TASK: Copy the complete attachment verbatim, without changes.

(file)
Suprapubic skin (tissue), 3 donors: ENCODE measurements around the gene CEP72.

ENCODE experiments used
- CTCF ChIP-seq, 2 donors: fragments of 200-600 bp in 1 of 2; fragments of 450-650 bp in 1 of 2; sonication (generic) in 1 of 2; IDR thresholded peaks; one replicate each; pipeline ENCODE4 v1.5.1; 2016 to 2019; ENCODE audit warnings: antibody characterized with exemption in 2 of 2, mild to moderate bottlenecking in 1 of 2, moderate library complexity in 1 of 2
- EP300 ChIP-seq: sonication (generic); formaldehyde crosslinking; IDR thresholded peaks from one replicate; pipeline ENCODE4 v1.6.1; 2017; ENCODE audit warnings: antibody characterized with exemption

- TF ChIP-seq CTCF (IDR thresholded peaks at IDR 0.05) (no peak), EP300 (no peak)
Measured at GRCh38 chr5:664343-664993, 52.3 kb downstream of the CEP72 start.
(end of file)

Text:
Suprapubic skin (tissue), 3 donors: ENCODE measurements around the gene CEP72.

ENCODE experiments used
- CTCF ChIP-seq, 2 donors: fragments of 200-600 bp in 1 of 2; fragments of 450-650 bp in 1 of 2; sonication (generic) in 1 of 2; IDR thresholded peaks; one replicate each; pipeline ENCODE4 v1.5.1; 2016 to 2019; ENCODE audit warnings: antibody characterized with exemption in 2 of 2, mild to moderate bottlenecking in 1 of 2, moderate library complexity in 1 of 2
- EP300 ChIP-seq: sonication (generic); formaldehyde crosslinking; IDR thresholded peaks from one replicate; pipeline ENCODE4 v1.6.1; 2017; ENCODE audit warnings: antibody characterized with exemption

- TF ChIP-seq CTCF (IDR thresholded peaks at IDR 0.05) (no peak), EP300 (no peak)
Measured at GRCh38 chr5:664343-664993, 52.3 kb downstream of the CEP72 start.